A couple of years back Tommy Smith’s Scottish National Jazz Orchestra assisted in reviving a piece written 50 years before by Glasgow-born tenor player Bobby Wellins. It was called Culloden Moor Suite and conveyed in orchestral jazz that tragic battle of 1746. (My review is HERE.)
Now Smith returns to that period of Scottish history with an altogether grander work. It’s not a jazz release per se, but a proper symphonic composition albeit with a central performance from one of the most distinctive tenor saxophone voices in 21st century jazz.
Smith takes the wider sweep of the Jacobite uprisings of the late 17th/early 18th centuries as his inspiration for a piece that is full of light and shade, drama and reflection, bold action and tragic calm. It’s not a saxophone concerto – Smith has stated he prefers to see his instrument as forming the narrator’s part as the story is told – and other instrumentalists in the orchestra get their moments in the limelight. There are clear references to Scottish folk melodies, and while the writing is more strongly classical in its conception, Smith’s own playing strides the overlap between classical writing and jazz improvisation with his customary swagger.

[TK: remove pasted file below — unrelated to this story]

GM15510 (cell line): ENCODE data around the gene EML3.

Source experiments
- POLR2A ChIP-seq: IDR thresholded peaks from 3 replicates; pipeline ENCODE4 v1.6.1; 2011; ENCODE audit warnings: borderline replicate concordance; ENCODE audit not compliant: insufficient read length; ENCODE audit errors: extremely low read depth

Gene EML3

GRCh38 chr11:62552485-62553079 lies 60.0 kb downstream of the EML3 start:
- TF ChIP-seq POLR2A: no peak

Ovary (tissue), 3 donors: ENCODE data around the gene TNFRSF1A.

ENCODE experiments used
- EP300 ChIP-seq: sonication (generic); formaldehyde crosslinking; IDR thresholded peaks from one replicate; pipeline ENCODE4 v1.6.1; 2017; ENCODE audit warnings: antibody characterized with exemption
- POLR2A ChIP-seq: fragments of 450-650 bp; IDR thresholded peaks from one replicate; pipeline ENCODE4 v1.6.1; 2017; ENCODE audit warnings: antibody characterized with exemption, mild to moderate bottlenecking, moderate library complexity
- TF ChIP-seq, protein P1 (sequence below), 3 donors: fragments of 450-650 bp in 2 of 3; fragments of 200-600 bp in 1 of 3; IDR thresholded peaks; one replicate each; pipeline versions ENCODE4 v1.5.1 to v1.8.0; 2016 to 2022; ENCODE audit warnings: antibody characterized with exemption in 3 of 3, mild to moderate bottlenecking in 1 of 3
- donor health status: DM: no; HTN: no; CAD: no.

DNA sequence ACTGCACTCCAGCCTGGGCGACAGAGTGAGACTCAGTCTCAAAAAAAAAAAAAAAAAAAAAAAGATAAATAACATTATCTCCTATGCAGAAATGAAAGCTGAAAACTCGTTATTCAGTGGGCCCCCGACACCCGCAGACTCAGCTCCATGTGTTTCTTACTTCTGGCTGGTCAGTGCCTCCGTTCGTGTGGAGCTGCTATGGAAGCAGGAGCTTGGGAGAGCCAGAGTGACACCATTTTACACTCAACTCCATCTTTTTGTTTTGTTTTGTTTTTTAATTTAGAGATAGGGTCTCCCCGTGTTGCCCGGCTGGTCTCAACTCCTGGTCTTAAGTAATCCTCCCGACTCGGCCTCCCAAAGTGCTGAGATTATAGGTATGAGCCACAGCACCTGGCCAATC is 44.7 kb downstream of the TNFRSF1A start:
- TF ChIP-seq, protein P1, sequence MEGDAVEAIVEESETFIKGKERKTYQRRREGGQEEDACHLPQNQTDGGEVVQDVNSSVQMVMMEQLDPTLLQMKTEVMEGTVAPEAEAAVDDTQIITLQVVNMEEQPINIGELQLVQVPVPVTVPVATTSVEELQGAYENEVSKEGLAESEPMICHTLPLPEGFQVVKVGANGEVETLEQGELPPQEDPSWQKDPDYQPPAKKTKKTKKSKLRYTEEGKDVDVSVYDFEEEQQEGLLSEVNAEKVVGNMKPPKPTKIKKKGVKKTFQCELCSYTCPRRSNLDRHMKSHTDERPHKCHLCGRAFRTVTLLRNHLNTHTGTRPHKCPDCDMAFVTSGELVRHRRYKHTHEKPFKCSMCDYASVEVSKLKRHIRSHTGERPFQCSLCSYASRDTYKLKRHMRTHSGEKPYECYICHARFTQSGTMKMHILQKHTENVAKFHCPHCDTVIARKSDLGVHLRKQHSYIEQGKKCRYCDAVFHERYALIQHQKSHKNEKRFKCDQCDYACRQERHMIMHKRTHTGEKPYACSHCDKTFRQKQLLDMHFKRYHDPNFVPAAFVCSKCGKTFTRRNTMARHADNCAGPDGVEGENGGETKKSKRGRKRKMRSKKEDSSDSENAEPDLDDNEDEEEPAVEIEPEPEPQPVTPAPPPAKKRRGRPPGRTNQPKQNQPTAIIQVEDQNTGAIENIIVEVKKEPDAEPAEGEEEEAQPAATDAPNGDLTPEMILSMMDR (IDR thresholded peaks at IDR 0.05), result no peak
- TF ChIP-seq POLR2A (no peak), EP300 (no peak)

He prefaces Jacobite with a reworking of Rachmaninoff’s Vocalise, his saxophone tone so melting as to leave this listener speechless in admiration, and follows it with some of Chick Corea’s Children’s Songs interspersed with his own Bairn’s Sang Batch in the same vein. These children’s songs are often every bit as muscular and dramatic as Jacobite, which perhaps says as much about the toughness of your average Highland bairn as it does about Smith’s character.
Tommy Smith is capable of creating both immense power and sublime beauty with his saxophone, and with Modern Jacobite he extends those qualities throughout the symphony orchestra. It’s a most impressive achievement.
Categories: CD review